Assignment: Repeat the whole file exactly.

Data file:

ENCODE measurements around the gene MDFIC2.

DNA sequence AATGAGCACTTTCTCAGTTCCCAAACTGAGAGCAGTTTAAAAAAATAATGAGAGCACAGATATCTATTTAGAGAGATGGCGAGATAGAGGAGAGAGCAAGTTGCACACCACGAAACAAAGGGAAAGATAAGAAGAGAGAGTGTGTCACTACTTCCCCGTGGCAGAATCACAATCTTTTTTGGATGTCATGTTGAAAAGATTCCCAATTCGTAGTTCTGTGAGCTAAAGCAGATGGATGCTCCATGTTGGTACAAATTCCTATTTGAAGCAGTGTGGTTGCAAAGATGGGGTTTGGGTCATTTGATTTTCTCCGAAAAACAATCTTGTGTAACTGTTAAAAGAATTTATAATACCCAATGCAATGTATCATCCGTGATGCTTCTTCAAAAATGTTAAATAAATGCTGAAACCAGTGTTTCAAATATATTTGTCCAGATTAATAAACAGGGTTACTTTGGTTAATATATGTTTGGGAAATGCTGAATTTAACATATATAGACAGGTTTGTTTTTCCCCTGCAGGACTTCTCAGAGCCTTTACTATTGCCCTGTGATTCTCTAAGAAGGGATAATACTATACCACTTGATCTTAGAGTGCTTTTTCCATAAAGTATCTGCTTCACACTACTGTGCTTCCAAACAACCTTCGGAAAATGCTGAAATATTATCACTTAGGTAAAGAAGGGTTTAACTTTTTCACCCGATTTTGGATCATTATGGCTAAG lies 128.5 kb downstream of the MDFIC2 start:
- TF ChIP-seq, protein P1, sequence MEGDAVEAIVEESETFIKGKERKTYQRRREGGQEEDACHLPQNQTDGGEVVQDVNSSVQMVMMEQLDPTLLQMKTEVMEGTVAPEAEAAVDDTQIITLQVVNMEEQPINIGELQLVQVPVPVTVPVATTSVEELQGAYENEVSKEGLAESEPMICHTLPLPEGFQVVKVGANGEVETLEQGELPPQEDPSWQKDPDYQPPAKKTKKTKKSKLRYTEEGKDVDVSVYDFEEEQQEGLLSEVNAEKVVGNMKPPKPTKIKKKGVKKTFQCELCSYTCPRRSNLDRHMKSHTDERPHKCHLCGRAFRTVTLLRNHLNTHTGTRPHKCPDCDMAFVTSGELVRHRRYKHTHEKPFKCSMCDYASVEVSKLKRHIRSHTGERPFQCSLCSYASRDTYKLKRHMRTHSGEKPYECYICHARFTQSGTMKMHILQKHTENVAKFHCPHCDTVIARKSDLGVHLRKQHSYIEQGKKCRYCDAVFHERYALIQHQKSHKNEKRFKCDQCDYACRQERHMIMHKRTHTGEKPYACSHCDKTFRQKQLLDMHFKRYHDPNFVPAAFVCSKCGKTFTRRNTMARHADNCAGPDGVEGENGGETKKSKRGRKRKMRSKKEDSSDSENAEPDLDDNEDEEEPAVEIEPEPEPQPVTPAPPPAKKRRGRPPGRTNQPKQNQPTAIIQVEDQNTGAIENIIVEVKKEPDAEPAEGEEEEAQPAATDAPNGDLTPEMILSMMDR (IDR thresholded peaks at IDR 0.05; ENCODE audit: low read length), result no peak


ENCODE measurements around the gene MDFIC2.

DNA sequence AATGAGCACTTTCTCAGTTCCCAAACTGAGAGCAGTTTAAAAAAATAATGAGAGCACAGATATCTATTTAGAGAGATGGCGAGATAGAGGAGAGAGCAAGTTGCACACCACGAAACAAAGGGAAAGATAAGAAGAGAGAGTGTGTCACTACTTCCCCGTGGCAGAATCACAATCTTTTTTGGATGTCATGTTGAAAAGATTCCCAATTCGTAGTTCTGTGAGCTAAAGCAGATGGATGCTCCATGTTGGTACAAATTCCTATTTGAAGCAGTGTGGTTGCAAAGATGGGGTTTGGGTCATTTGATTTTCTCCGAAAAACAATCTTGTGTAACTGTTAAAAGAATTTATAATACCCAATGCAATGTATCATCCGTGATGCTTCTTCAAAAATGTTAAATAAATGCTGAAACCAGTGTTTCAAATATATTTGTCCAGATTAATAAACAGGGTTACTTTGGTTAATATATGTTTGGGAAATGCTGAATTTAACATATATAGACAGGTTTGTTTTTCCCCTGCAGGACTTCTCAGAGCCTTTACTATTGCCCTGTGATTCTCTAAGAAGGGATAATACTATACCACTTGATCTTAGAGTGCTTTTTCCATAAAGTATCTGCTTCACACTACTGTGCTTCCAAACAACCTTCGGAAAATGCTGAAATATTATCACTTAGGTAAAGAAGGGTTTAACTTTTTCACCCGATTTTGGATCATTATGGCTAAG lies 128.5 kb downstream of the MDFIC2 start:
- TF ChIP-seq, protein P1, sequence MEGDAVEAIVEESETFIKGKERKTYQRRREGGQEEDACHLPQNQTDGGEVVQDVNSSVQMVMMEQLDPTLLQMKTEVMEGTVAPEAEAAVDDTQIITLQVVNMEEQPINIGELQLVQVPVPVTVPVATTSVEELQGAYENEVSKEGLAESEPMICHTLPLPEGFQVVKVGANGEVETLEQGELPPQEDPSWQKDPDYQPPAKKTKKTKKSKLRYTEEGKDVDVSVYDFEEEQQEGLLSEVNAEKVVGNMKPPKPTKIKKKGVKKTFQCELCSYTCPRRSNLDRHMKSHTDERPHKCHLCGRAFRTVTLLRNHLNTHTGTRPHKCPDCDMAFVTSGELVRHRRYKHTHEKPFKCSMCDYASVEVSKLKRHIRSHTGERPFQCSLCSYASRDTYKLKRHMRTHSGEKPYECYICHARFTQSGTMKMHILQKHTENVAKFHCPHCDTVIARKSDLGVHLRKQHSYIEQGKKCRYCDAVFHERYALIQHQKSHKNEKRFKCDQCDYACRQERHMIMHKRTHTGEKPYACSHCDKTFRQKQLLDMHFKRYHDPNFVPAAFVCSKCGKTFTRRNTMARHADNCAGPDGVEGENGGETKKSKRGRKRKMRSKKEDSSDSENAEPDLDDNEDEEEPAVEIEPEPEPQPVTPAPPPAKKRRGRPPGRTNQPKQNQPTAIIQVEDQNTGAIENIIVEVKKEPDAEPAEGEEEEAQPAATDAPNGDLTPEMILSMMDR (IDR thresholded peaks at IDR 0.05; ENCODE audit: low read length), result no peak